Publishing shouldn’t be a problem when it comes to too few words. In fact, publishing shouldn’t be the point anyway. Telling a good story should.
My novella from 2014, The Elenivir has a target audience of 12-15. Based on that alone, its wordcount is almost perfect. And it’s not a novel.
Your story should only contain the number of words it takes to complete it.
Writing a Novella for You
Novellas have an advantage for you, the writer: they’re short. You don’t have to spend hours a day writing thousands of words to finish it. You can write a novella in a month, writing for an hour or less a day.
In fact, I recommend all writers write a novella at some point. Much as taking a break from novel writing to write short stories or poems can rejuvenate your creativity, so can writing a novella.
Novellas let you take a break from the big projects to renew your energy and concentration. When I wrote The Elenivir, I’d just come off writing a 90,000 word novel, Asher’s Song. The project I was looking to brainstorm was rather intimidating, because the more I developed it, the more Agram Awakens looked like a monstrosity.
I wasn’t ready to write it.
At the same time, however, I was high on the rush of emotions that comes with successfully finishing a story. I had to write something, because my hands and brain were itching to use that flood of success and emotion and creativity. So I dug through my novel ideas and found this silly little idea about these cat-sized dragons that gifted their owner with magical abilities.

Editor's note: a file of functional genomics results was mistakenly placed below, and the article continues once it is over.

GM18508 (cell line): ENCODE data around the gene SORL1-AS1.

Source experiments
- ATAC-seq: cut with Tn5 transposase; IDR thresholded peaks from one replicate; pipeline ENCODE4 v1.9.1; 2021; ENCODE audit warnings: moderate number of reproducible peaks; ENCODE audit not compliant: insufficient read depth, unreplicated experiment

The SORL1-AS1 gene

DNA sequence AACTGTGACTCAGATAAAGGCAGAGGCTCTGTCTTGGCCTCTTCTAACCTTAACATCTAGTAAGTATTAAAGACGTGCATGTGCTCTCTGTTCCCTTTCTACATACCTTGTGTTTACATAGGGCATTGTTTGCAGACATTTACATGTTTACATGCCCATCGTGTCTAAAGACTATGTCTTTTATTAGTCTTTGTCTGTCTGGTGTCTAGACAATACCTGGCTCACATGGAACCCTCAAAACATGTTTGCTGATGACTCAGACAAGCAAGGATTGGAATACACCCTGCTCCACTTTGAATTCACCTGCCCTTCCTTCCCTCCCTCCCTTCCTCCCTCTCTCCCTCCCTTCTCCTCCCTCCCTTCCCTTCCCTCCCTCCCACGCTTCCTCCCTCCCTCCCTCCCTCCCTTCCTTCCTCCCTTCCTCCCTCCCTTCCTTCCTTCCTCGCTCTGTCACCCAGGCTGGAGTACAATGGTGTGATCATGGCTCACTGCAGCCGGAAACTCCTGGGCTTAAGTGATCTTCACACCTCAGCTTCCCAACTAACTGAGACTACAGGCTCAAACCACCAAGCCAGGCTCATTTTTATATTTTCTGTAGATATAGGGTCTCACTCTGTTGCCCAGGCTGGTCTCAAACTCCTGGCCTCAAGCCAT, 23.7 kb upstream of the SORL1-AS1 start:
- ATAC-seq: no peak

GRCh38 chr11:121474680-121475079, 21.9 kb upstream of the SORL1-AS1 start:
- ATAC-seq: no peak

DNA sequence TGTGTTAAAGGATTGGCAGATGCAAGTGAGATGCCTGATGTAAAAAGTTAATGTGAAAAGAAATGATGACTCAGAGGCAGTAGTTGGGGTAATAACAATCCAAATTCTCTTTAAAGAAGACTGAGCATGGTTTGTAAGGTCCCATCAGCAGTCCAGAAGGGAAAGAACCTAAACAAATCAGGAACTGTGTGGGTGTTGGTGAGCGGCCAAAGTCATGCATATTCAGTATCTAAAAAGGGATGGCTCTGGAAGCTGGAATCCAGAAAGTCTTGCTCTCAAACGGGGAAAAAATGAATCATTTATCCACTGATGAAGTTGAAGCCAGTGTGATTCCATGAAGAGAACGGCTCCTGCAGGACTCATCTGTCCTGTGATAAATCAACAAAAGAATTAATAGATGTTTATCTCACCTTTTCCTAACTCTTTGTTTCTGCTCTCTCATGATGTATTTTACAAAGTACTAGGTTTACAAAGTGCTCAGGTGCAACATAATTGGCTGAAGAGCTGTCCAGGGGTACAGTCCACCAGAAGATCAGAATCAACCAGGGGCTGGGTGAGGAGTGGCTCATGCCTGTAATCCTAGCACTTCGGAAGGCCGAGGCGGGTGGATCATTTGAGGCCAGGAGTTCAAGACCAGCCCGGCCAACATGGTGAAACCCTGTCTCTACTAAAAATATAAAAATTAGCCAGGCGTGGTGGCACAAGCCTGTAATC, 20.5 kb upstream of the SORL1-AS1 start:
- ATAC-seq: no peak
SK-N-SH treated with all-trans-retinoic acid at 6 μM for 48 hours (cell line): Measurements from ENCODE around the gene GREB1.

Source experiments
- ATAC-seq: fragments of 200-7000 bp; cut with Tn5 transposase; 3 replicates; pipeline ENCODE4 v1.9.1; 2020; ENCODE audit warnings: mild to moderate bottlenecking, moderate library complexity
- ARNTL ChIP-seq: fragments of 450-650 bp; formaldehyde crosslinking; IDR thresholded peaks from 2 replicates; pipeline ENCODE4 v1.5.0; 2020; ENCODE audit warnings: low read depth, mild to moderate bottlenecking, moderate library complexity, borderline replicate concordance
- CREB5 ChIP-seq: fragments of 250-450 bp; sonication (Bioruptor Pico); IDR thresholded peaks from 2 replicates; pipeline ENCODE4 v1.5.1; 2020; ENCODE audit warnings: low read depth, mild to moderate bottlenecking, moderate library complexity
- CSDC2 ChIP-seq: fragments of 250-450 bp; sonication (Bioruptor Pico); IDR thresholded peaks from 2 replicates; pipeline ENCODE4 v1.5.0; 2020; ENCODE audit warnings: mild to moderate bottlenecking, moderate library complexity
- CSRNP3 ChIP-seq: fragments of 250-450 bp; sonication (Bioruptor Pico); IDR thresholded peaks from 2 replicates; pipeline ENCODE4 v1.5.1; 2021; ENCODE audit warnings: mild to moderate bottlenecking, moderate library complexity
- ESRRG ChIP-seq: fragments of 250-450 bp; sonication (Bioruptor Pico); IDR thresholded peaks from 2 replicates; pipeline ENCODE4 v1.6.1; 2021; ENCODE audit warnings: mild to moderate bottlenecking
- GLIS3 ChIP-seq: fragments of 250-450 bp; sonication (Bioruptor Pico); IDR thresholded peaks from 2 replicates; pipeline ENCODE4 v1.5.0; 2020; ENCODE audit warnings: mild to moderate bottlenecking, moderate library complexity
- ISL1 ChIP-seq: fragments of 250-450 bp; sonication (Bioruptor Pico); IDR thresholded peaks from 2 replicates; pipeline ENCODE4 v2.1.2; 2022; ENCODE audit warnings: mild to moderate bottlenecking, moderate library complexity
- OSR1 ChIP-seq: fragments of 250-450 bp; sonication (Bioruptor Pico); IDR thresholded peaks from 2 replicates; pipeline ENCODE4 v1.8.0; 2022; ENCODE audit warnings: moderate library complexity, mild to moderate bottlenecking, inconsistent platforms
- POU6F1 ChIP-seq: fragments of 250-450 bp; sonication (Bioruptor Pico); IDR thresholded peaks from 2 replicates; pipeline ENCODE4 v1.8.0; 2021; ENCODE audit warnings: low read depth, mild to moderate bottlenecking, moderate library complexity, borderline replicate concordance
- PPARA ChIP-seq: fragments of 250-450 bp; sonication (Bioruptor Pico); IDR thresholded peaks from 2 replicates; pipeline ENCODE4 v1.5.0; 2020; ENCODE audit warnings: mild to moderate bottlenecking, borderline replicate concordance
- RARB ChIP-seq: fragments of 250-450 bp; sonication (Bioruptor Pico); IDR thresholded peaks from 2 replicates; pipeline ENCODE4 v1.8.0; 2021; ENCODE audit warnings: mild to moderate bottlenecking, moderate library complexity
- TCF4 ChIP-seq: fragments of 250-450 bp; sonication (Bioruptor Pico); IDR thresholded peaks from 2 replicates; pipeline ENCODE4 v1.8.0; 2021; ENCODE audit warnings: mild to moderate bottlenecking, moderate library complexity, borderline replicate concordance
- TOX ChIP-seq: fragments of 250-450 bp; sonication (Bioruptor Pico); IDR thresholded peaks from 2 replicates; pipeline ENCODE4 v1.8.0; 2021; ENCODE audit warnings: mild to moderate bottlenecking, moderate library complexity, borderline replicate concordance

Thus, The Elenivir was born. It gave me time to prepare for writing another novel while giving me an outlet for my creativity. I can’t claim that it’s any good (in fact, I don’t intend to let anyone read it until I’ve given it a thorough edit, if I ever manage to get around to it). The point isn’t the word count, and the point isn’t to create something worth publishing.
Write your novella for you, first and foremost.
Find a story you’ve always wanted to write, even if it’s a little cliché, a little silly, a little naïve. Let your imagination fill the pages of a shorter tale, let yourself be giddy at finally getting to write that story.
Give yourself that joy and that relaxation.
Without The Elenivir, I don’t know that I’d have started Agram Awakens when I did. I certainly wouldn’t be reaching 200,000 words. Not now, maybe not ever.